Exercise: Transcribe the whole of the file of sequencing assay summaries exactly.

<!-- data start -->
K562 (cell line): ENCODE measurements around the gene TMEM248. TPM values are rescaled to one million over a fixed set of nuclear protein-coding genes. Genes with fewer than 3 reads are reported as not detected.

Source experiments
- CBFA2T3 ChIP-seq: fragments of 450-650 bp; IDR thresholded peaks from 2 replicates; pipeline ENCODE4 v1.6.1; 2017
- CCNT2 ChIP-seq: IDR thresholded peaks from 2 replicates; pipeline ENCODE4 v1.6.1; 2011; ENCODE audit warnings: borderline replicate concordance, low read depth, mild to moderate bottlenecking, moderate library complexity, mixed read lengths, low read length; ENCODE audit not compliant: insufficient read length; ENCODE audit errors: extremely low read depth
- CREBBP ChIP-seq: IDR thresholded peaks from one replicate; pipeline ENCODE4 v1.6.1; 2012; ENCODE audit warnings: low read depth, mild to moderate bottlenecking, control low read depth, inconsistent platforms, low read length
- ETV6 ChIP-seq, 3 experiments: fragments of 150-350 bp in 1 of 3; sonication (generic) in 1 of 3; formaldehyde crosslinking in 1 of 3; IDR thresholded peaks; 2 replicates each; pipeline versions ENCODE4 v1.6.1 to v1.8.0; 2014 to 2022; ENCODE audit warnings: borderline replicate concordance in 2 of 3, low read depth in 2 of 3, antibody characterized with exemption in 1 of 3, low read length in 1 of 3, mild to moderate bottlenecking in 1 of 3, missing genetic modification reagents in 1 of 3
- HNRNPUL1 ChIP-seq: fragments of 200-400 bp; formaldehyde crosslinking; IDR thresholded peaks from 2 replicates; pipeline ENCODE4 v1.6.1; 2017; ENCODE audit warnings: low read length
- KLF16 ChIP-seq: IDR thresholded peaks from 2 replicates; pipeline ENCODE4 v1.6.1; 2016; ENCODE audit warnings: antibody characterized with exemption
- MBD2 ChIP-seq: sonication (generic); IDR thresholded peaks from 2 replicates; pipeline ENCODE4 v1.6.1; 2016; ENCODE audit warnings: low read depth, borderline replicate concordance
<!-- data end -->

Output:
K562 (cell line): ENCODE measurements around the gene TMEM248. TPM values are rescaled to one million over a fixed set of nuclear protein-coding genes. Genes with fewer than 3 reads are reported as not detected.

Source experiments
- CBFA2T3 ChIP-seq: fragments of 450-650 bp; IDR thresholded peaks from 2 replicates; pipeline ENCODE4 v1.6.1; 2017
- CCNT2 ChIP-seq: IDR thresholded peaks from 2 replicates; pipeline ENCODE4 v1.6.1; 2011; ENCODE audit warnings: borderline replicate concordance, low read depth, mild to moderate bottlenecking, moderate library complexity, mixed read lengths, low read length; ENCODE audit not compliant: insufficient read length; ENCODE audit errors: extremely low read depth
- CREBBP ChIP-seq: IDR thresholded peaks from one replicate; pipeline ENCODE4 v1.6.1; 2012; ENCODE audit warnings: low read depth, mild to moderate bottlenecking, control low read depth, inconsistent platforms, low read length
- ETV6 ChIP-seq, 3 experiments: fragments of 150-350 bp in 1 of 3; sonication (generic) in 1 of 3; formaldehyde crosslinking in 1 of 3; IDR thresholded peaks; 2 replicates each; pipeline versions ENCODE4 v1.6.1 to v1.8.0; 2014 to 2022; ENCODE audit warnings: borderline replicate concordance in 2 of 3, low read depth in 2 of 3, antibody characterized with exemption in 1 of 3, low read length in 1 of 3, mild to moderate bottlenecking in 1 of 3, missing genetic modification reagents in 1 of 3
- HNRNPUL1 ChIP-seq: fragments of 200-400 bp; formaldehyde crosslinking; IDR thresholded peaks from 2 replicates; pipeline ENCODE4 v1.6.1; 2017; ENCODE audit warnings: low read length
- KLF16 ChIP-seq: IDR thresholded peaks from 2 replicates; pipeline ENCODE4 v1.6.1; 2016; ENCODE audit warnings: antibody characterized with exemption
- MBD2 ChIP-seq: sonication (generic); IDR thresholded peaks from 2 replicates; pipeline ENCODE4 v1.6.1; 2016; ENCODE audit warnings: low read depth, borderline replicate concordance